Playboy to PM-in-Waiting: Imran Khan’s Political Metamorphosis
Video Editor: Mohd Irshad Alam
Pakistan’s new Prime Minister-in-waiting, Imran Khan, has done a complete turnaround of his image since his heydeys as Pakistan’s most famous cricketer.
After leading Pakistan to its first and only cricket World Cup victory in 1992, Imran gained reputation as a playboy in London’s party scene. His first wife, Jemima Goldsmith, was a British heiress. They got married in 1995, and divorced in 2004.
In 1996, Imran founded Pakistan Tehreek-e-Insaf (PTI), the political party which took him to victory in the 2018 Pakistan general election. However, back then, he had faced staunch opposition for having married a Jewish woman.
In the early days of his political career, he saw limited success – he was considered something of a joke in political circles. Slowly but surely, he turned his political fortunes around, helped in no small part by the radical transformation in his image. From legendary cricketer and playboy, he grew into a pious politician.
In 2011, Imran married his second wife, journalist Reham Khan. While this was not considered as bad as marrying a Jewish woman, she was still a British citizen, and therefore ‘foreign’. The marriage lasted only 10 months, and spawned a salacious tell-all book that Reham published just before the 2018 polls. But the allegations in the book – of adultery, drug-taking, and superstition – barely made a dent in Imran’s image. Pakistani youth seemed unconvinced.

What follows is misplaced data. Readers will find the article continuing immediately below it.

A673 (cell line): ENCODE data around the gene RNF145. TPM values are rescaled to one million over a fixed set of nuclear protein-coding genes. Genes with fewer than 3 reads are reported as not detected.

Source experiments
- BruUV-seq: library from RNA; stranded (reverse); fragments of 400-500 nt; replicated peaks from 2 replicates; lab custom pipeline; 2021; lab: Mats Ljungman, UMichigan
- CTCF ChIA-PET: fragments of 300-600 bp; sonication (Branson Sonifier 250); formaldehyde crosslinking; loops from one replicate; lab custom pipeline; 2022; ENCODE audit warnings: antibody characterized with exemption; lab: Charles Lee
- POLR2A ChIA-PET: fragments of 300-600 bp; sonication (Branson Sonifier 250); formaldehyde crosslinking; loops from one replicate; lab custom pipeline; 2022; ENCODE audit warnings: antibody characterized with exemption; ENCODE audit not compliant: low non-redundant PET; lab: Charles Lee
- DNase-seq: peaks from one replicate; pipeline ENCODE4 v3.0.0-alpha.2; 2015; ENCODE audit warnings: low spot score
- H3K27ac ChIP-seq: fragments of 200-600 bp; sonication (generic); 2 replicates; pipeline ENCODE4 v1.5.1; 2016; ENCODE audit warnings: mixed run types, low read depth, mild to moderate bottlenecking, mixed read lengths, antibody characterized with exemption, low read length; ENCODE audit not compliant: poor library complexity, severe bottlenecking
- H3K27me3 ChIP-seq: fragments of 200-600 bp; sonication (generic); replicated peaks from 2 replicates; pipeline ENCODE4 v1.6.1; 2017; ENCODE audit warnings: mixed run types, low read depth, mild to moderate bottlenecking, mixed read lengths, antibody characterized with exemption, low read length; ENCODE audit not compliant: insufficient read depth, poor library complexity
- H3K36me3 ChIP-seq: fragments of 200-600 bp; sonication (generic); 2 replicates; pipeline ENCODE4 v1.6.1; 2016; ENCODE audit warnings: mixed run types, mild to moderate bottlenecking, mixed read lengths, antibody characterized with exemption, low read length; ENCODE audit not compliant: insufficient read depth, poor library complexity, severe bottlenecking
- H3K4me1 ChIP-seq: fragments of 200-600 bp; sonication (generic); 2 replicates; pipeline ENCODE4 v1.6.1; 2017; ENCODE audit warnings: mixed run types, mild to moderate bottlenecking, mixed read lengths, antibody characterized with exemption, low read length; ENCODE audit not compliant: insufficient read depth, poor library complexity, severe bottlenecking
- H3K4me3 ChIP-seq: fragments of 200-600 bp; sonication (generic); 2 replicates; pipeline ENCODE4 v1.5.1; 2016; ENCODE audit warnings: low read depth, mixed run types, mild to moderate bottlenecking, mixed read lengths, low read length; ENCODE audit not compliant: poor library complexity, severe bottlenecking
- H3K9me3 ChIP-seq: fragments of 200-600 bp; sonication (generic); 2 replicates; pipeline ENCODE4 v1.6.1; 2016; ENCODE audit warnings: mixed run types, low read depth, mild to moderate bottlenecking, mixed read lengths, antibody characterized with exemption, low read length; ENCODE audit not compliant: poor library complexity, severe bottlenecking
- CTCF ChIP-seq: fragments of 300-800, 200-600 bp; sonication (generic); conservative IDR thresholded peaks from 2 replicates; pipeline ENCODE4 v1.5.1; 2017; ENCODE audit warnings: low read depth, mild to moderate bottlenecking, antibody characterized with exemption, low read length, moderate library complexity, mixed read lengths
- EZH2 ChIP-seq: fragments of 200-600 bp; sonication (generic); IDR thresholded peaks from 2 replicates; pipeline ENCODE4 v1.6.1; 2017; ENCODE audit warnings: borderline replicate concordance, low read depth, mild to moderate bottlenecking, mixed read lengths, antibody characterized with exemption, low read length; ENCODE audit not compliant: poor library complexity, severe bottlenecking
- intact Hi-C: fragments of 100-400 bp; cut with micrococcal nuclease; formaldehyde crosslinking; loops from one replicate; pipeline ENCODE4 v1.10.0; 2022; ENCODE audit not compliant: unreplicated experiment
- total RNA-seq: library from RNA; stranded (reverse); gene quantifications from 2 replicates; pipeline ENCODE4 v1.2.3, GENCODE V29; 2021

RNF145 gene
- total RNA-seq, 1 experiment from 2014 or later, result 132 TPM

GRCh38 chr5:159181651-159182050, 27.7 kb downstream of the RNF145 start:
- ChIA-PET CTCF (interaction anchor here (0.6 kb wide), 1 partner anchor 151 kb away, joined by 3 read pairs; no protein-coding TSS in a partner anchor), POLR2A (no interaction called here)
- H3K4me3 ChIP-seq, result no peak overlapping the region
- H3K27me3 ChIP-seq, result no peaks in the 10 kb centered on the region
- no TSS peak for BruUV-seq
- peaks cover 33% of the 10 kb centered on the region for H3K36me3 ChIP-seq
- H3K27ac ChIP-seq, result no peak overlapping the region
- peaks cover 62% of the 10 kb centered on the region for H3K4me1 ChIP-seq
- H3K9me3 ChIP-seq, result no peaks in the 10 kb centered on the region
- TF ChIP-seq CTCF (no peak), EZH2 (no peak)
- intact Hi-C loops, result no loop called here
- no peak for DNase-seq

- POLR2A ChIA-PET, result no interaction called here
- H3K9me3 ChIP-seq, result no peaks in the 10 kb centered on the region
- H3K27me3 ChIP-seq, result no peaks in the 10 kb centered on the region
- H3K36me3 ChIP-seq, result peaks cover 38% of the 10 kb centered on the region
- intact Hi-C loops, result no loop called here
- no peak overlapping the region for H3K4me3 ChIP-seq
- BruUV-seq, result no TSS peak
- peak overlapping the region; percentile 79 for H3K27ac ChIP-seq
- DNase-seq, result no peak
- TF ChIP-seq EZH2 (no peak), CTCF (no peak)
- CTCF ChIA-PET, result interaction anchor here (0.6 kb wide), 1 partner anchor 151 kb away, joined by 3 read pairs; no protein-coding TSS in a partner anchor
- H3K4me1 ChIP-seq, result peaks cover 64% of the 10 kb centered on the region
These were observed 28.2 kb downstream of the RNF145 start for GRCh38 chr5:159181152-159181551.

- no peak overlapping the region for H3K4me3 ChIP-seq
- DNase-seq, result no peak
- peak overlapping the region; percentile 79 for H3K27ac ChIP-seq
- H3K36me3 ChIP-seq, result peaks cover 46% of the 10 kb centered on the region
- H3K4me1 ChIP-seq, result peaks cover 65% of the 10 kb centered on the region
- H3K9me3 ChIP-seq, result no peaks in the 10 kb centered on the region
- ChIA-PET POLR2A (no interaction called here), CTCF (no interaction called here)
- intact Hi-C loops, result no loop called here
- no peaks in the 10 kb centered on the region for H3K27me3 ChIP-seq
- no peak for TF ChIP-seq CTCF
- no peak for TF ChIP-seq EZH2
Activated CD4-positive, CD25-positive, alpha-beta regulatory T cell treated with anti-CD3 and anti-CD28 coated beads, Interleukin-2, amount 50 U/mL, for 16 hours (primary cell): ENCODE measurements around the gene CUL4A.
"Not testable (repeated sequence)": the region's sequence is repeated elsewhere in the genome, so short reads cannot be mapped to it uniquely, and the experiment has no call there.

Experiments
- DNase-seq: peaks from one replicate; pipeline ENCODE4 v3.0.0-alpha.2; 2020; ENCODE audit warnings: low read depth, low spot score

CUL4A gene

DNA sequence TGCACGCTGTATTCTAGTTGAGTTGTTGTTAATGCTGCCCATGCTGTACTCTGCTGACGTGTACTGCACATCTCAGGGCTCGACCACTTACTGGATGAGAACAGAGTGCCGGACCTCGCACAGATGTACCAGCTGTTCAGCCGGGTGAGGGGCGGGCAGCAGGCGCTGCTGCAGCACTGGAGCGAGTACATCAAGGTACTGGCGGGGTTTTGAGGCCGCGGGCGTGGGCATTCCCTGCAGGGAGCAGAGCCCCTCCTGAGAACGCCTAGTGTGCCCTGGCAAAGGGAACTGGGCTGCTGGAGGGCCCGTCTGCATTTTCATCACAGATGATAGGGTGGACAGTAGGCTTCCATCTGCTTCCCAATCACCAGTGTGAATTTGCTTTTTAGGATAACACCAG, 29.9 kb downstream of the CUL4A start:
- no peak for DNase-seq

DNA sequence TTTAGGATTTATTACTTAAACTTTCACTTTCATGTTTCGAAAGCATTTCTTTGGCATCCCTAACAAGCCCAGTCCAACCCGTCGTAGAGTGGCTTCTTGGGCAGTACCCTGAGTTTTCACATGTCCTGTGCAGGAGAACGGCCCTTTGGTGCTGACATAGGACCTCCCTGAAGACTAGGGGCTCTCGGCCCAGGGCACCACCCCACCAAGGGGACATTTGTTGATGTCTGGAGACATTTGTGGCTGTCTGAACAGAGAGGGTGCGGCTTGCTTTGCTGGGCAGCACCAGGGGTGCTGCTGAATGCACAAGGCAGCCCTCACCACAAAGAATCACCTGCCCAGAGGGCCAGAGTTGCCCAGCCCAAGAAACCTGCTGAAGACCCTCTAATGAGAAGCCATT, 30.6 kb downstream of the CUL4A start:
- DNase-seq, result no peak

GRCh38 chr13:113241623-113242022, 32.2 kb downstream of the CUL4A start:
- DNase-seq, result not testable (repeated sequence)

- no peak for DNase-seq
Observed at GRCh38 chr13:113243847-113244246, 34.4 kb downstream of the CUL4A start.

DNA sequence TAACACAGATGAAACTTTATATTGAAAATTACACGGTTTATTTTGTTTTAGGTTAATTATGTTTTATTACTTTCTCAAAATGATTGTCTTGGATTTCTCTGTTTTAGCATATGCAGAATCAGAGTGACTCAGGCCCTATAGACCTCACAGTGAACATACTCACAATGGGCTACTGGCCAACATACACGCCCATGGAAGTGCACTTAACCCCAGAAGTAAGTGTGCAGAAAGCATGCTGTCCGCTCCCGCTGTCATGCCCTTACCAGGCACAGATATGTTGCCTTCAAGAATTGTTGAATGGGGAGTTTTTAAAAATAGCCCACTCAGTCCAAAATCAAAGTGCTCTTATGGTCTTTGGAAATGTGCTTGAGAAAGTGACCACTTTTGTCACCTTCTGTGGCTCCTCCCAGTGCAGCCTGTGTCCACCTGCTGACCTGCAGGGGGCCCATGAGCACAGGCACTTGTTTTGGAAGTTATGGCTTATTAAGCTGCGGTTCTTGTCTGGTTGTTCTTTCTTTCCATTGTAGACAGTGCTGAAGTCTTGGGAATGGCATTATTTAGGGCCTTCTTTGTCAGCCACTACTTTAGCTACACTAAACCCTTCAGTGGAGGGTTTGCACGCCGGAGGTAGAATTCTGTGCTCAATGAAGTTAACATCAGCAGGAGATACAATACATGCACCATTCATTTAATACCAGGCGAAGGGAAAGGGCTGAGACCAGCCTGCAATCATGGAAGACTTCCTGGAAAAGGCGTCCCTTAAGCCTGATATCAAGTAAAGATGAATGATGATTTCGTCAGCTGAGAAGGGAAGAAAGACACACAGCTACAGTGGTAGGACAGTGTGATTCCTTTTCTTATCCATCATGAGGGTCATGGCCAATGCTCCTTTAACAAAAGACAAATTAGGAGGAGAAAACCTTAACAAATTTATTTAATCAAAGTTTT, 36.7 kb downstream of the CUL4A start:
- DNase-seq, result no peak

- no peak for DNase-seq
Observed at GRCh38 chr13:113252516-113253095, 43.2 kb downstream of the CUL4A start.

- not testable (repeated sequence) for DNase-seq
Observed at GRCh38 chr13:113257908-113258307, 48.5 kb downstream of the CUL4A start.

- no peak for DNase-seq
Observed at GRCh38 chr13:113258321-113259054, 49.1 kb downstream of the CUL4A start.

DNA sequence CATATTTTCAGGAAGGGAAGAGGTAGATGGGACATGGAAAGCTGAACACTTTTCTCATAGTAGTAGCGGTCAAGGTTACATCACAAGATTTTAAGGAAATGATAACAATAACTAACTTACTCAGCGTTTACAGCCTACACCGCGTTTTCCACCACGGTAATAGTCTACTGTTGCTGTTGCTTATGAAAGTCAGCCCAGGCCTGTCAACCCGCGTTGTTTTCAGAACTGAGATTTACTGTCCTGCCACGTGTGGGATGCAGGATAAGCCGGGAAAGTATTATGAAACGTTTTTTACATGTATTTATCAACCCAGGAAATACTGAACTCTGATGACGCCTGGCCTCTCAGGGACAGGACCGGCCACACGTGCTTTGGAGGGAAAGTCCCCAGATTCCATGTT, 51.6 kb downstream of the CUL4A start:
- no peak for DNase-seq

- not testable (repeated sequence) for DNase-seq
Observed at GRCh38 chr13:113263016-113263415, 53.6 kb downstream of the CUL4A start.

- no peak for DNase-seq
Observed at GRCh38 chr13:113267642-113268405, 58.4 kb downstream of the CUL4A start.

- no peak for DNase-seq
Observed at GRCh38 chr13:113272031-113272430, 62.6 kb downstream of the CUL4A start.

After his failed marriage to Reham, Imran remarried for a third time in 2018 – this time, his transformation from partyboy to piety was pronounced. He claimed not to even have seen his new bride’s face before he married her, due to her refusal to show her face to any man outside her family before marriage. Bushra Maneka appeared in their wedding photos completely shrouded from head to toe, in keeping with his rapid political turn towards religious conservatism. Having courted both the religious clerics and the Army, Imran saw a rise in his political stature, to where he is now – the Pakistani PM-in-waiting.
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